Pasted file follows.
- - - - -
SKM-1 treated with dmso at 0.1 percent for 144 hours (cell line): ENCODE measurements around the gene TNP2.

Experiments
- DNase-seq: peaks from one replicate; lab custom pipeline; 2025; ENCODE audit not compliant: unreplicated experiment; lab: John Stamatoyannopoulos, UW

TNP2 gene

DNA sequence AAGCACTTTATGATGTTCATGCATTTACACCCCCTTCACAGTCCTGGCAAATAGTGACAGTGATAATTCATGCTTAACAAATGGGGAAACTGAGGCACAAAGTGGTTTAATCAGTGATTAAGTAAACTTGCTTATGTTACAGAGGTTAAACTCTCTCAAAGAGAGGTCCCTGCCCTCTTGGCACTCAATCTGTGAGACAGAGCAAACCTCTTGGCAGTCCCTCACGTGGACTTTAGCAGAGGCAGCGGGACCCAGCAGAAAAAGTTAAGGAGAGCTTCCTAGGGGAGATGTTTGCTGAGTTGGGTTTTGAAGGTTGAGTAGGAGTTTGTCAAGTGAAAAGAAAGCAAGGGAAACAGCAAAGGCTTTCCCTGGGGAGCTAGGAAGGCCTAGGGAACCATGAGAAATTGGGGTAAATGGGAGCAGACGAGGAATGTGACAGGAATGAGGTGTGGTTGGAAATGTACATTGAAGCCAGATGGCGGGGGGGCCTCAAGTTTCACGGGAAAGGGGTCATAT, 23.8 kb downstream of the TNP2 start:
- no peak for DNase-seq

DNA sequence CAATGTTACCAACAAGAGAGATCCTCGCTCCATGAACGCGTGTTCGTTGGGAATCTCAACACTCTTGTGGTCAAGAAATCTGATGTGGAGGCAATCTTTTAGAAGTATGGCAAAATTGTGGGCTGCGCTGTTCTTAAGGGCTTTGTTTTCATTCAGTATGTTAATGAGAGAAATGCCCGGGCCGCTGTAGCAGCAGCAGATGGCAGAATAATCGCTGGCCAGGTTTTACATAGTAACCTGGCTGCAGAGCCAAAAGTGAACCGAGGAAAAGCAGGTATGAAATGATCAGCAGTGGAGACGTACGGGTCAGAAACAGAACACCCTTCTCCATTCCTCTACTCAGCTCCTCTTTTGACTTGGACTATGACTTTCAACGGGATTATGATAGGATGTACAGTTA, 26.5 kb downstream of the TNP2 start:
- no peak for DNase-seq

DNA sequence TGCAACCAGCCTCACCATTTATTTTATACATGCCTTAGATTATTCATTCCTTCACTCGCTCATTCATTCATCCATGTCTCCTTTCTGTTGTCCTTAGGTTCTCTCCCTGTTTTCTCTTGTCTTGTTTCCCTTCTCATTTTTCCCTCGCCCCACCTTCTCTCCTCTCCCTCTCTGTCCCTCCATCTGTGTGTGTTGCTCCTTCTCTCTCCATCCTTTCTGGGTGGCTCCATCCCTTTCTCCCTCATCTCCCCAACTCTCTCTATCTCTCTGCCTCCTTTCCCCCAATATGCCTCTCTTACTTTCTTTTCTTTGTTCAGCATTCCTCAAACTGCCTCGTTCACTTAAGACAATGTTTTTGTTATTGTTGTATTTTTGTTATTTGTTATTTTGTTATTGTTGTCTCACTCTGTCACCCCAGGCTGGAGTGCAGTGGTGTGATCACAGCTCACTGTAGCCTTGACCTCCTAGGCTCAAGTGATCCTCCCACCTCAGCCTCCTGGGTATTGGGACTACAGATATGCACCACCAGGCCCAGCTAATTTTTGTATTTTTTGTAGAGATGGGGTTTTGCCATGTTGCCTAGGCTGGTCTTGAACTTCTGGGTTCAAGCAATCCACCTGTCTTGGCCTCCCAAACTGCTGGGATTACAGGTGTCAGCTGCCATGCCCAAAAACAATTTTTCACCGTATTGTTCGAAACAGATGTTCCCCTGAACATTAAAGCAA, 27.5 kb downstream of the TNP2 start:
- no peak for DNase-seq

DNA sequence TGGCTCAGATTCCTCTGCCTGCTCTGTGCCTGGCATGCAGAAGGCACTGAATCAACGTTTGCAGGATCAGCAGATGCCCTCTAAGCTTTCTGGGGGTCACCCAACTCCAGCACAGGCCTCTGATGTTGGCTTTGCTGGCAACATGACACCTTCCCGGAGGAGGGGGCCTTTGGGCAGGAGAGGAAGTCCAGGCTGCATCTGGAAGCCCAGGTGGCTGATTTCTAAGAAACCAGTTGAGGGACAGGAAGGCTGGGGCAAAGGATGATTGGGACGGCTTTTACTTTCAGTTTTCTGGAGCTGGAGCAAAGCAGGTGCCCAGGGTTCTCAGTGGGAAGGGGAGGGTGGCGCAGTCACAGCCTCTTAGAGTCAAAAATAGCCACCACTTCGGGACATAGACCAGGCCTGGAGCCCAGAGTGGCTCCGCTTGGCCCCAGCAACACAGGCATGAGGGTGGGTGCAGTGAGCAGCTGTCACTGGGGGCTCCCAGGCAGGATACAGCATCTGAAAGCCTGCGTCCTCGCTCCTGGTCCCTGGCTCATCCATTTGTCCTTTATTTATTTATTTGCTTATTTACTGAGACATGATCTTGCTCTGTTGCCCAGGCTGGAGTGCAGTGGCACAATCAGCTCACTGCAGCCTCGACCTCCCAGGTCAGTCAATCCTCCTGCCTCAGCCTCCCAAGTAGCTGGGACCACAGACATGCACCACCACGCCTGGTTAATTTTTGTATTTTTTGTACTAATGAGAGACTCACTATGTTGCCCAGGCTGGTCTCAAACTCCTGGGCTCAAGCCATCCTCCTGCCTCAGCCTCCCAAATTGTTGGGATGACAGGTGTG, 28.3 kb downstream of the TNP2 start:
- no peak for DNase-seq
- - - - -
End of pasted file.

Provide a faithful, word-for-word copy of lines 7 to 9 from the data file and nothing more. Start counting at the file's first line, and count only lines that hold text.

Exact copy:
DNA sequence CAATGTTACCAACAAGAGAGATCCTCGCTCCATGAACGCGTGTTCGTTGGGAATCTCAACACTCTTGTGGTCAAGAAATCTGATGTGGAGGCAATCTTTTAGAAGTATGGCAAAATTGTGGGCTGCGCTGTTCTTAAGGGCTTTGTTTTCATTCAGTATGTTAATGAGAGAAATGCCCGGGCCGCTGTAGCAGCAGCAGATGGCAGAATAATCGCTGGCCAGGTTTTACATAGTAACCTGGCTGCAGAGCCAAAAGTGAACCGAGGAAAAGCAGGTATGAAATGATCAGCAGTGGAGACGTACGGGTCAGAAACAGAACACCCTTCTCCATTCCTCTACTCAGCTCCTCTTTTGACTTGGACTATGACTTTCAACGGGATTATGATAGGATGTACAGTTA, 26.5 kb downstream of the TNP2 start:
- no peak for DNase-seq

DNA sequence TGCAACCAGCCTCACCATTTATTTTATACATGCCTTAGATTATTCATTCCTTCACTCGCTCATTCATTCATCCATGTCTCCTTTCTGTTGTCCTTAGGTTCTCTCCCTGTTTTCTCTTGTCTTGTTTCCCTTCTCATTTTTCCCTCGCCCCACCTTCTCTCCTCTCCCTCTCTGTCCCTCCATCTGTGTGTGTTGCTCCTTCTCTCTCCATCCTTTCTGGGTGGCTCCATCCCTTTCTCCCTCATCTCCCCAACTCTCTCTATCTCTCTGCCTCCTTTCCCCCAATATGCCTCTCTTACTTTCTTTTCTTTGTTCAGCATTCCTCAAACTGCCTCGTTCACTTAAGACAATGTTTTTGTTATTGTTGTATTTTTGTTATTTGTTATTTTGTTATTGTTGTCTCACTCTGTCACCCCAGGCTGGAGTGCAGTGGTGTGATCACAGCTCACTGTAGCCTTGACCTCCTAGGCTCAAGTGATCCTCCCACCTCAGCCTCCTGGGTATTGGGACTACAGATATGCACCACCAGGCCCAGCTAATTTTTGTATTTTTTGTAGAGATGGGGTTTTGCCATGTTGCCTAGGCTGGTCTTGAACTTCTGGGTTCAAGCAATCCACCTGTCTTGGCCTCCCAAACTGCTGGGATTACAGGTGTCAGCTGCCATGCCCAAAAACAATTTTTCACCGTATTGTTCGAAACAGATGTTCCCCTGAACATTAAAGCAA, 27.5 kb downstream of the TNP2 start: